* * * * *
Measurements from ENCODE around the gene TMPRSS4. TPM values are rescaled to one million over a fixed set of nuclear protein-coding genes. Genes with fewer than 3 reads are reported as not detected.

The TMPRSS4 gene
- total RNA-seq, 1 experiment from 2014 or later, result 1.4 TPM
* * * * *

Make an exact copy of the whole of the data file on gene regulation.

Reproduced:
Measurements from ENCODE around the gene TMPRSS4. TPM values are rescaled to one million over a fixed set of nuclear protein-coding genes. Genes with fewer than 3 reads are reported as not detected.

The TMPRSS4 gene
- total RNA-seq, 1 experiment from 2014 or later, result 1.4 TPM